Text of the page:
Forget Your Flu Shot? New Anti-Flu Pill May Keep You From Getting Sick

Results in JAMA

October 05, 1999

What if your whole family has come down with the flu and you haven't had your flu shot yet? A new anti-flu pill may keep you from getting sick, according to a study in the October 6th issue of the Journal of the American Medical Association. Researchers found that the drug oseltamivir prevented flu infection in 78 percent of volunteers who took the drug 24 hours before being exposed to the flu. Among a second group of volunteers who took the drug after they had been infected with the flu virus, the drug cut the duration of their illness and the severity of their symptoms in half.

"This drug is a promising weapon against the flu," says John Treanor, M.D., associate professor medicine of the Strong Memorial Hospital at the University of Rochester, who lead the part of the trial that studied volunteers who took the pill before being exposed to the flu virus. "This could become a way for people to keep from getting sick when the whole office has the flu."

The new pill is the first to work against both influenza A and influenza B viruses. Previous pills have only been effective against one strain or the other, and another anti-flu drug, Ralenza, needs to be administered with an inhaler.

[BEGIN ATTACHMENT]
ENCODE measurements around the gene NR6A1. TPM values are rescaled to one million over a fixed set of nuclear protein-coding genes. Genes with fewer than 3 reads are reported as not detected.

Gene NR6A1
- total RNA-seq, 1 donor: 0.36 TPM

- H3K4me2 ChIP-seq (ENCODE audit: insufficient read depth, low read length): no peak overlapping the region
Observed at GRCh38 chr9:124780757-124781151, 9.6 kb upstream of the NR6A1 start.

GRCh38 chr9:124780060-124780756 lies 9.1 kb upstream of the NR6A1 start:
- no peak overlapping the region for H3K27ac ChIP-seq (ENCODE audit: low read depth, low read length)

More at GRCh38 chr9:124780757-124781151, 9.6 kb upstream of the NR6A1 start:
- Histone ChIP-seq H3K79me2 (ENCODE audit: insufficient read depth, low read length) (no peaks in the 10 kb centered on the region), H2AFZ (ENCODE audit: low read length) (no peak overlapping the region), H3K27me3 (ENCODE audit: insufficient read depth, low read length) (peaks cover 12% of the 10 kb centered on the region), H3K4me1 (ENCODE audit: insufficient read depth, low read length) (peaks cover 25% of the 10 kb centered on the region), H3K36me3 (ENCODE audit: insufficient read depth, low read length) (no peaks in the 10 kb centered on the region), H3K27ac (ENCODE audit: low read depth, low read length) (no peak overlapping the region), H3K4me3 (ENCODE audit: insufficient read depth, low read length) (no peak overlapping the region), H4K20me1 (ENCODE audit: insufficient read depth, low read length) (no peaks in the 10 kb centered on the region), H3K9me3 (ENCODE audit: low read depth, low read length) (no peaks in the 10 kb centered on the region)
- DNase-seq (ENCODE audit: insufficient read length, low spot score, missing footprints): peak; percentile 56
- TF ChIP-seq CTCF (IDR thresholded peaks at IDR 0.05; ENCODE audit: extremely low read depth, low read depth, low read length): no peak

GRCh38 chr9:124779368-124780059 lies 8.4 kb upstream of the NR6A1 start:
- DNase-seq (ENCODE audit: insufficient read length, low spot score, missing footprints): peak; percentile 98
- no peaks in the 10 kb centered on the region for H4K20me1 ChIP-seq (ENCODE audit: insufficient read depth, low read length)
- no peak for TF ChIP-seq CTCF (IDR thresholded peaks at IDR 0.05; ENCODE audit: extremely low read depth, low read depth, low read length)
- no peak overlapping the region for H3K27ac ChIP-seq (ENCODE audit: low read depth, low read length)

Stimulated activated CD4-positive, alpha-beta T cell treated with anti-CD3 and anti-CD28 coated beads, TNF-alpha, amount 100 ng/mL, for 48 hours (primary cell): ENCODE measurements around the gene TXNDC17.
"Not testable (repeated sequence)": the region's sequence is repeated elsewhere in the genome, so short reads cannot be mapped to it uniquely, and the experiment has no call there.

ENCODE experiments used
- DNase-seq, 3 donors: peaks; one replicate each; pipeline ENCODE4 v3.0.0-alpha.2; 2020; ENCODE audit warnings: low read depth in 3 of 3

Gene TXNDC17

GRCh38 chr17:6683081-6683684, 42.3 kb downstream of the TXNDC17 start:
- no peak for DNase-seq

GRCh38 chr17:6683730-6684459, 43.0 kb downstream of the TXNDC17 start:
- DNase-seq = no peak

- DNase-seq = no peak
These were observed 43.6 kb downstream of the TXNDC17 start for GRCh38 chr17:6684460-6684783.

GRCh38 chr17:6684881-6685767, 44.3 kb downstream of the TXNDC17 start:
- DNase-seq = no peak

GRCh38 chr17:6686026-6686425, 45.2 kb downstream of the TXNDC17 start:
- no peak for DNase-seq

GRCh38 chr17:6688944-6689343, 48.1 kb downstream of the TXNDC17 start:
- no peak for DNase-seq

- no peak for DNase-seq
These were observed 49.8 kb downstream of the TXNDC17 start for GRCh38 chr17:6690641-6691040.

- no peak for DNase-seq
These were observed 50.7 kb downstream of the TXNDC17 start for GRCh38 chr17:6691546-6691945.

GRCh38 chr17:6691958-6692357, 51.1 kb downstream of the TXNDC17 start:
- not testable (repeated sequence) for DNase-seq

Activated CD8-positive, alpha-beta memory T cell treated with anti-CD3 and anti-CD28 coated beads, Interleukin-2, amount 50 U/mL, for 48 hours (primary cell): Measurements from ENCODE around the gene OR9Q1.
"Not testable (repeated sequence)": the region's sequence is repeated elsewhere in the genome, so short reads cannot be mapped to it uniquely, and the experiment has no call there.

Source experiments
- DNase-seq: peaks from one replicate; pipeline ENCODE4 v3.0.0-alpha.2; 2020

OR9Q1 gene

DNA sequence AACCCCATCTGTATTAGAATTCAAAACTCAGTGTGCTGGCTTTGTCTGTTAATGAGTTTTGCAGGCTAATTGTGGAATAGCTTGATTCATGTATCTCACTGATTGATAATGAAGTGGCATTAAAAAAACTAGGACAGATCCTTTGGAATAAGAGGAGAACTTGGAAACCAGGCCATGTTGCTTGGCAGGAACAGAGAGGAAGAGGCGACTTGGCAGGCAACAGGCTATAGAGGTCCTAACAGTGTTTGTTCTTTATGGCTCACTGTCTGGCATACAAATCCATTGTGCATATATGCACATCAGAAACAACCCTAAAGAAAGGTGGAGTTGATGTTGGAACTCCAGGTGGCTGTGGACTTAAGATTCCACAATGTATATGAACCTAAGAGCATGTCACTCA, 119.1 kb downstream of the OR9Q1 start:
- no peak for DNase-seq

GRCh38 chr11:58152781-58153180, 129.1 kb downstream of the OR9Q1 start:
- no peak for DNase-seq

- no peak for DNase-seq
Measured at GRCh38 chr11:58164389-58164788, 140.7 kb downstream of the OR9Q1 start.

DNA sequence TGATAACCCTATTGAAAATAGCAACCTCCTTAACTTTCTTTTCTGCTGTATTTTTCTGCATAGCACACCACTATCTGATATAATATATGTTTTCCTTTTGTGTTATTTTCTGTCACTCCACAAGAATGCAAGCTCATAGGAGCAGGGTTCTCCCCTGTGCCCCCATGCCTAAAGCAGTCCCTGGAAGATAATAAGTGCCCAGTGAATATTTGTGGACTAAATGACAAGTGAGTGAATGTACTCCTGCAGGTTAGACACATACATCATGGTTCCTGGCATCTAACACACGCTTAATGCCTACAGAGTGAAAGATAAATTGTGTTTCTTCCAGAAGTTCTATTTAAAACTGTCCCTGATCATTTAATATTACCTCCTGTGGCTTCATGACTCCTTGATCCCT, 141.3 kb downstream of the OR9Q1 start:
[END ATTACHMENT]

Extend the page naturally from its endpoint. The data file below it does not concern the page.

The Food and Drug Administration is currently reviewing oseltamivir, and may approve it for commercial use before this flu season hits. Even though the pill can prevent the flu virus from taking hold, it probably won't replace flu vaccines, since a person exposed to the flu must have taken the drug the day before in order for it to prevent infection.

The researchers found that volunteers who took the drug after being infected had the flu only 53 hours, while people in the placebo group stayed infected for an average of 95 hours. The amount of nasal mucus, a key indicator of the severity of flu symptoms, was also cut in half in this group. In all, researchers tested 37 volunteers in the infection prevention study, and 80 in the post-infection study. Fredrick Hayden, M.D., of the University of Virginia School of Medicine is the lead author of the study.

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